Welcome to Infinite, a minigame of Postmodern Pulp Adventure.

Legends Live. In Infinite, the line between man and myth, history and legend, is blurred. The heroes may discover that many of the fantastic characters from myth and fiction... from Victorian detectives to Pulp Era adventurers to modern super-soldiers... have real-world counterparts, although their exploits may have been misreported (perhaps intentionally).

Evil Waits. At the heart of Infinite is a secret cabal of unfathomable antiquity and unimaginable evil. The Hidden Masters have lurked in the shadows for millennia, secretly manipulating all mankind for their own devious purposes. In return for absolute obedience, they offer their servants the greatest reward imaginable... eternal life.

Heroes Arise. In every generation, a handful of extraordinary men and women stand against the Hidden Masters, wielding powers and abilities that push the limit of human potential. Infinite presents new rules for advancing d20 Modern characters beyond twentieth level, creating heroes and villains who will forge legends of their own.

Monday, November 28, 2005

Linkslutting

This is Sugar Bush Squirrel:

If I had anything clever to add, I would.

But it's a squirrel in a Pope hat. What can you say?


Bruce Lee Statues: For Everyone

The Bosnian city of Mostar unveiled a bronze (BRONZE!) statue of Bruce Lee as a symbol of the fight against ethnic divisions.

"We will always be Muslims, Serbs or Croats," said Veselin Gatalo of the youth group Urban Movement Mostar.

"But one thing we all have in common is Bruce Lee."

Wise words.


Jane Siberry Is Cooler Than You

But I don't have to tell you that, right? Cause you already know. But maybe you didn't know that brilliant, uber-cool Jane is now selling mp3's online at her store. Plain old mp3's, no DRM here. And the pricing is interesting: Pay What You Like. Yep. If you want to take it all for free, you can. You can even "pay later" so after you've listened for a while if you feel like going back and topping up, you can.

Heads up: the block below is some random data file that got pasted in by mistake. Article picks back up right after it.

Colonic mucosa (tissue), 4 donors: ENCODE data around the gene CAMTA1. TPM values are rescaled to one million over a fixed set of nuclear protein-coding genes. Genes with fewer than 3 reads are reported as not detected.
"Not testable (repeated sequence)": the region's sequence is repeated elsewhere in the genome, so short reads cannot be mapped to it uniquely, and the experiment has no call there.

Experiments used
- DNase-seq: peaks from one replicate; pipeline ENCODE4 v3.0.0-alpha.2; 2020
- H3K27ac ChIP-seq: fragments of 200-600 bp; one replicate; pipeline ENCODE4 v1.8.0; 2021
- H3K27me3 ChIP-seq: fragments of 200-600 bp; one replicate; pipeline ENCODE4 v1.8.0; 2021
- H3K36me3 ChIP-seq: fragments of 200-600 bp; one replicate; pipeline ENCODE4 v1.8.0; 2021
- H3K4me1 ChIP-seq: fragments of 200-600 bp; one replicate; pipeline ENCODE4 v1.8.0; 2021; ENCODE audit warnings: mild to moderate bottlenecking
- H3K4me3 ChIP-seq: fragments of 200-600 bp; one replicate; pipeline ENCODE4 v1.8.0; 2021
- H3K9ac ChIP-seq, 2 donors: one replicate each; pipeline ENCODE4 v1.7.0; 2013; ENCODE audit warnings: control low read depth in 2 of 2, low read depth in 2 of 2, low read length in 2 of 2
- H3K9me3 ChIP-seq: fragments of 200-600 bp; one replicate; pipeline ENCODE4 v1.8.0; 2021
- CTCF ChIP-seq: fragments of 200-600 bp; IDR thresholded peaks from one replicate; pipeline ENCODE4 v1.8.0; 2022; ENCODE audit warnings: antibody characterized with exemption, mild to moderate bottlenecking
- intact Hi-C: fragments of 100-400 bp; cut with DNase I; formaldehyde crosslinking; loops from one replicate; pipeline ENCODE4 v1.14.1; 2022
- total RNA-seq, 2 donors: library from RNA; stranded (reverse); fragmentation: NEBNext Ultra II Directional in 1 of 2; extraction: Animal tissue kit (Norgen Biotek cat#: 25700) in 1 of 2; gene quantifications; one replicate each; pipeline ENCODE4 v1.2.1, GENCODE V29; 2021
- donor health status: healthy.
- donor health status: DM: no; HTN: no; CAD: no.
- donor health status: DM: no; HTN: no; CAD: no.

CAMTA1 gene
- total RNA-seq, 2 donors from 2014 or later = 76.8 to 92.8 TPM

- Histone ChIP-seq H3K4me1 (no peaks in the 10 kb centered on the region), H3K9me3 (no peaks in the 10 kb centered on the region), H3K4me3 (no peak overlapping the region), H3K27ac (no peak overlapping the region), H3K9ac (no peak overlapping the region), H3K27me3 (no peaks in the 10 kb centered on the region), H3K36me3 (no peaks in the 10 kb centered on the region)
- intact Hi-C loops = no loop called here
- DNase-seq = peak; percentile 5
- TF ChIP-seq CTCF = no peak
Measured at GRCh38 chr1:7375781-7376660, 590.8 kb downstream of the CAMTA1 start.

THIS is where the music industry is heading, and the sooner the RIAA realises it, the happier we'll all be.

Here's Where I Work

One of my co-workers has put up a webcam looking out our windows at Burrard Inlet. You can see the container docks and the heliport just past the rail yards, and beyond the Coast Mountains.

Another thirty degrees to the right you get a spectacular view of Mount Baker. Trust me, it's amazing.

Sunday, November 27, 2005

Saturday, November 19, 2005

An Alphabet of Cinema

That is the final review of the project I started way back with Akira. I intended to write a comment on one film on my shelf for each letter of the alphabet. And we have done so. Here's the full list:

A: Akira
B: Black Orpheus
C: Crime Story
D: Dragon Inn
E: Evil Dead
F: Fallen Angels
G: Go
H: His Girl Friday
I: The Iron Giant
J: Josie And The Pussycats
K: The Killer
L: Ladyhawke
M: My Fair Lady
N: Ninja Scroll
O: Out Of Sight
P: Peking Opera Blues
Q: There Is No Letter Q
R: Raiders of the Lost Ark
S: Snatch
T: Time Bandits
U: Underworld
V: Versus
W: Wages of Fear
X: Xena: Warrior Princess (A Comedy of Eros)
Y: Yojimbo
Z: A Zed and Two Noughts

So now I'm done. Guess I'll have to find something else to talk about. Or else do it all over again. That'll mean buying another film that starts with "Z" before I get to the end, I guess.

All This Decay

Strange questions come to mind when watching Peter Greenaway's savage and delicate lyric on the nature of death (and therefore, life) that is A Zed and Two Noughts.